campaigning by centralised emails or letting grassroot bloggers dominate?
Ron Paul, a Republican candidate for US president, made $4.3 million from a fundraising campaign organised bottom up through blogs and social networks. While the metrics of political fundraising don’t translate into most European politics (in Norway, for instance, political television advertising is illegal so the immense amounts of money needed in the US are completely irrelevant here), it’s an interesting measure of the kind of support that can be generated by a decentralised system.
TechPresident has an interesting analysis of the fundraising campaign. It’s the first time that fundraising through blogs and distributed, supporter-run websites has raised more money than the more centralised strategy of sending out mass emails from the campaign headquarters. This may make a difference to campaign strategies. For instance, TechPresident continues, Hillary Clinton and Barack Obama do not encourage supporters to blog independently as Ron Paul does. They prefer controlled emails. This is in part due to the perception that Howard Dean lost because of his immense internet support, as, it has been suggested, did SÈgolËne Royale in France this spring.
2 thoughts on “campaigning by centralised emails or letting grassroot bloggers dominate?”
Hi. I found your website searching for posts about Ron Paul on Technorati.
Just from reading the sidebar, your research sounds interesting. I did a _very_ small project for a linguistics course in college on the way people communicate differently in the MMORPG Ultima Online.
I think part of the reason why Ron Paul is gaining so much support is that, like myself, many of his supporters have just been waiting for a candidate almost exactly like him. I already knew who he was years before he announced the creation of his exploratory committee — he’s practically a legend amongst libertarians. So what we’re seeing now is in part the frustrations of decades spilling forth all at once, and in another part the younger generation — which also includes myself, actually — seeing how miserable their lives are going to be if the government continues to be so out of control, continues to increase in cost, and especially if it continues to strip away our civil liberties. That’s not all, of course. There’s the war, too.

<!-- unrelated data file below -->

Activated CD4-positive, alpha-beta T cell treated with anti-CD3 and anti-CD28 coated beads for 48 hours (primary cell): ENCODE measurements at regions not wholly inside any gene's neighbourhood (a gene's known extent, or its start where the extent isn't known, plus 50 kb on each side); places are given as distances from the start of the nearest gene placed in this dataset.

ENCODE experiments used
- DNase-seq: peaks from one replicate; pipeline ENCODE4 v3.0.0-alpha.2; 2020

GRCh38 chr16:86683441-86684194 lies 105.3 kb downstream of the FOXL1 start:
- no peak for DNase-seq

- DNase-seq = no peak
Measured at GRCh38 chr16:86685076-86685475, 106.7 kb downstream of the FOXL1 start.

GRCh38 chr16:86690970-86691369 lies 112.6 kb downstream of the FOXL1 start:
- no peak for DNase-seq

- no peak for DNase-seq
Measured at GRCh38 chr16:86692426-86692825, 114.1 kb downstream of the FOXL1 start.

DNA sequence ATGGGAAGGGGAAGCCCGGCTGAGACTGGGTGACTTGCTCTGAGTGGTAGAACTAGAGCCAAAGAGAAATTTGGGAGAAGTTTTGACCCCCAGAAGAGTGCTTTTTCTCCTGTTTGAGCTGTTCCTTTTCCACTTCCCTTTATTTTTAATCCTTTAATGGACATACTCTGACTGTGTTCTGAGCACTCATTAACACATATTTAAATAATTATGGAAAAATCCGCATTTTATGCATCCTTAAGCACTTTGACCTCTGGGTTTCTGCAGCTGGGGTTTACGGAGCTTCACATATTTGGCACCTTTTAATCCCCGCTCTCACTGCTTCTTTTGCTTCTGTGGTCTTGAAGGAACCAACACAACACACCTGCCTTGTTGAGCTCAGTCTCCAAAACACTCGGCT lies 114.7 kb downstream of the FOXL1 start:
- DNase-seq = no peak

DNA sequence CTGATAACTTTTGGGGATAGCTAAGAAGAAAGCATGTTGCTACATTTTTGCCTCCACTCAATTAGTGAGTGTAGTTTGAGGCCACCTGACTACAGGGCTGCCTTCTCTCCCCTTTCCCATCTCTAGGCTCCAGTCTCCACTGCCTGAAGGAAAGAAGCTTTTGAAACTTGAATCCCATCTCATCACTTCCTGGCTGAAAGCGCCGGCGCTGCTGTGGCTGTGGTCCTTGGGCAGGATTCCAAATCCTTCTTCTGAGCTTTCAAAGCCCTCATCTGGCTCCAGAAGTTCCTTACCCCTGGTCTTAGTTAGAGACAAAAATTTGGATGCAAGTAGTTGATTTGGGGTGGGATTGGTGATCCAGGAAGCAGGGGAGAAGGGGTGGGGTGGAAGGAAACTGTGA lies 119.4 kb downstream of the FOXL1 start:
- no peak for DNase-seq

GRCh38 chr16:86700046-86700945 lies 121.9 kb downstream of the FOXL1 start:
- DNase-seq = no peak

I think campaigns that are more issue-based will tend to be more distributed — hey, there’s something to talk about: the issues. In Ron Paul’s case, the candidate could be anyone that held close to austro-libertarian views and had a similar voting record that, like Paul’s, shows he means what he says. To be honest though, you might have a hard time finding someone as well-versed in economics and history as Paul.
On the other hand, a campaign that’s more centered around the personality of the candidate in question will lean towards a more centralized model. In the cases of Hillary and Obama (Hillary in particular), they might prefer the centralized model because it allows them to craft their public fronts from carefully selected soundbites, so as not to reveal any of their less desirable (read: outright disturbing) qualities.
Ron Paul’s fundraising success « BlogCampaigning
[…] The Decline of the PC Market and its Impact on Communication: Microblogging to the Fore? Ron Paul’s fundraising success November 9th, 2007 One of my favorite Norwegian bloggers, Jill/txt, led me to an interesting postover at TechPresident today about Ron Paul’s recent successful fundraising campaign organized through blogs and social networks. Paul’s supporters raised over 4 million dollar in one day, and according to TechPresident, “this is the first successful application of a fundraising tactic that beats email or an online-exclusive announcement”. […]